Let's not forget the context of the situations when we are recommending tactics. And god forbid, let's not let "past technique limitations" dictate our tactics.

Quote:
Owning a weapon and not practicing regularly makes you a tool! Common sense is the rule! Wasting $$$$ on unnecessary training makes you a fool.
Just keep repeating this over and over again in order to try to convince yourself that this statement actually has "common sense."
__________________
"Situations dictate strategy, strategy dictates tactics, tactics dictate techniques.....techniques should not dictate anything."
Roger Phillips, Suarez International Specialist Instructor http://www.suarezinternational.com/
Sweatnbullets is offline  
Old March 7, 2008, 12:09 AM   #63
Skyguy
Senior Member
 
Join Date: August 13, 2005
Posts: 266
Paul Howe of Delta "Blackhawk Down" fame has the actual experiences of being ambushed, taking deadly fire, casualties, being outnumbered, on the run and fighting under totally 'reactive' and changing situations. He knows what's up.

Like Matthew Temkin said:
Quote:
"One of the reasons why I have sought the advice of combat veterans is...that these men have insights that can only be learned by placing one's butt on the line. Anything else is second rate.
(someone) with zero military/police/security/combat experience should be more humble in the attitude department."
Many trainers have never even been in one gun battle or even been shot at. They teach tactics from hearsay to the less informed and not from real life experience. Case in point: 'stand and deliver', commonly known as stand and 'die', will get one killed needlessly.
Anyone that would opt for 'stand and deliver' - except in the most dire and uncompromising circumstances - is a fool. Period.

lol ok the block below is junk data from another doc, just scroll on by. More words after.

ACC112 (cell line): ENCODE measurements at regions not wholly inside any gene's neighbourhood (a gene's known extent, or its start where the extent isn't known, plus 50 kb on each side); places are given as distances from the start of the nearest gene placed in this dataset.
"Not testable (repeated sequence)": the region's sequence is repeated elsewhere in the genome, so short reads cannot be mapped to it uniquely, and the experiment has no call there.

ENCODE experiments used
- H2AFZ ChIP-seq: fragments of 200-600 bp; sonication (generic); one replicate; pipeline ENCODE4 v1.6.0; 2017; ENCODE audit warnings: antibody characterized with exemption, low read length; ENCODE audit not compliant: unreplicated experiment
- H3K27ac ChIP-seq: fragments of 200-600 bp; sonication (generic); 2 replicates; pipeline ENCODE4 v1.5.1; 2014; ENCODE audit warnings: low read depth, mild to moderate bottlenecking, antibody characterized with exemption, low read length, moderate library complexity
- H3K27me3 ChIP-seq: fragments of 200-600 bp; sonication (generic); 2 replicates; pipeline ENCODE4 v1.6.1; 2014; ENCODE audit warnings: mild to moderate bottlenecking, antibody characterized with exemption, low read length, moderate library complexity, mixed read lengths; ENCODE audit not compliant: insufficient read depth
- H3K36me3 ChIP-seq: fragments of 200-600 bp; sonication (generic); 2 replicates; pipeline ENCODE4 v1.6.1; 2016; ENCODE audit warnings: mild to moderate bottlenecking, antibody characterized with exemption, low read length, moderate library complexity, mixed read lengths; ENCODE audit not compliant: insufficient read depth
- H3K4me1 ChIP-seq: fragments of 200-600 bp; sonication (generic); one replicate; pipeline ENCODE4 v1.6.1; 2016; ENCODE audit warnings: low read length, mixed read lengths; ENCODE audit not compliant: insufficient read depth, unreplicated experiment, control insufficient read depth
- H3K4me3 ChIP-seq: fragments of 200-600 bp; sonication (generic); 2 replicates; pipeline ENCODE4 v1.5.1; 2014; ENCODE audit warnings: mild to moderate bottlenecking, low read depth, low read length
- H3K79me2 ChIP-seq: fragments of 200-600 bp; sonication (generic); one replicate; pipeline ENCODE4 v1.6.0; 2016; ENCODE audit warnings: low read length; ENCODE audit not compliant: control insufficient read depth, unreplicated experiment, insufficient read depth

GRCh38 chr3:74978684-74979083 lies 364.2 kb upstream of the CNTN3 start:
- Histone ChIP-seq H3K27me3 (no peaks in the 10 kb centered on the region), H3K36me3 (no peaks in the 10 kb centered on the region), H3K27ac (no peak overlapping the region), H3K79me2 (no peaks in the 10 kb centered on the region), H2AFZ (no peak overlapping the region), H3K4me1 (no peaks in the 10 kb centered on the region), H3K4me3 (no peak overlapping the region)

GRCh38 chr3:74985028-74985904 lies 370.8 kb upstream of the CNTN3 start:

A ¼" of muzzle deviation off target moves the POI 12" at 15ft. A moving target is harder to hit. So, move!

Bottom line........It's about surviving. Pay attention. Don't freeze. Whenever possible, always move when under an up-close attack.
.
__________________
First off.....'she' is a weapon, not a girlfriend;
a genderless, inanimate mechanism designed to mete out mayhem in life threatening situations.
Skyguy is offline  
Old March 7, 2008, 12:44 AM   #64
matthew temkin
Junior member
 
Join Date: June 7, 2002
Location: NYC
Posts: 369
Yes, but in that article Mr.Howe is warning against movement.
I think this is because his experience is military and not law enforcement/civilian.
matthew temkin is offline  
Old March 7, 2008, 06:36 AM   #65
Double Naught Spy
Senior Member
 
Join Date: January 8, 2001
Location: Forestburg, Montague County, Texas
Posts: 10,226
Quote:
Duh! You dont' think that is my point? Read the post that explains priming, then tell me that it's not done. I'm not saying what they teach is bad, I am just pointing out the lack of efficacy in the common SD/tacticool/ninja/jedi warrior mindset. If one says that "moving off of the X is the most important thing you can do" then when one looks at gunfights, one should see a pattern that supports the statement. The pattern doesn't exist. The only pattern I can see at this point is that the person who hits first wins. Therefore: it stands to reason that hitting the target first is the most important skill to develop.
Yes, and my point was that they looked at data, maybe not the same as yours, but self defense data, and arrived at a different conclusion.

Here we have a difference of sampling between gunfights and shootings. You are referring to gunfights and so have introduced a significant bias into the interpretation to support your conclusion that it is more important to neutralize the threat instead of moving. Many gunfights NEVER become gunfights and simply remain as shootings because people didn't stand around trying to neutralize the threat. They move off the X and moved through the rest of the alphabet to safety.

If your sampling is of gunfights, then you have missed a huge body of data on how people avoided being shot or killed because you haven't looked at the data on folks who didn't return fire and egressed to safety.

I do agree with you, however. If you are going to stand and fight, then you darned well better neutral the threat ASAP.
Double Naught Spy is offline  
Old March 7, 2008, 09:29 AM   #66
Sweatnbullets
Senior Member
 
Join Date: November 6, 2002
Posts: 271
Quote:
"One of the reasons why I have sought the advice of combat veterans is...that these men have insights that can only be learned by placing one's butt on the line. Anything else is second rate.
(someone) with zero military/police/security/combat experience should be more humble in the attitude department."
Hello skyguy....been a long time!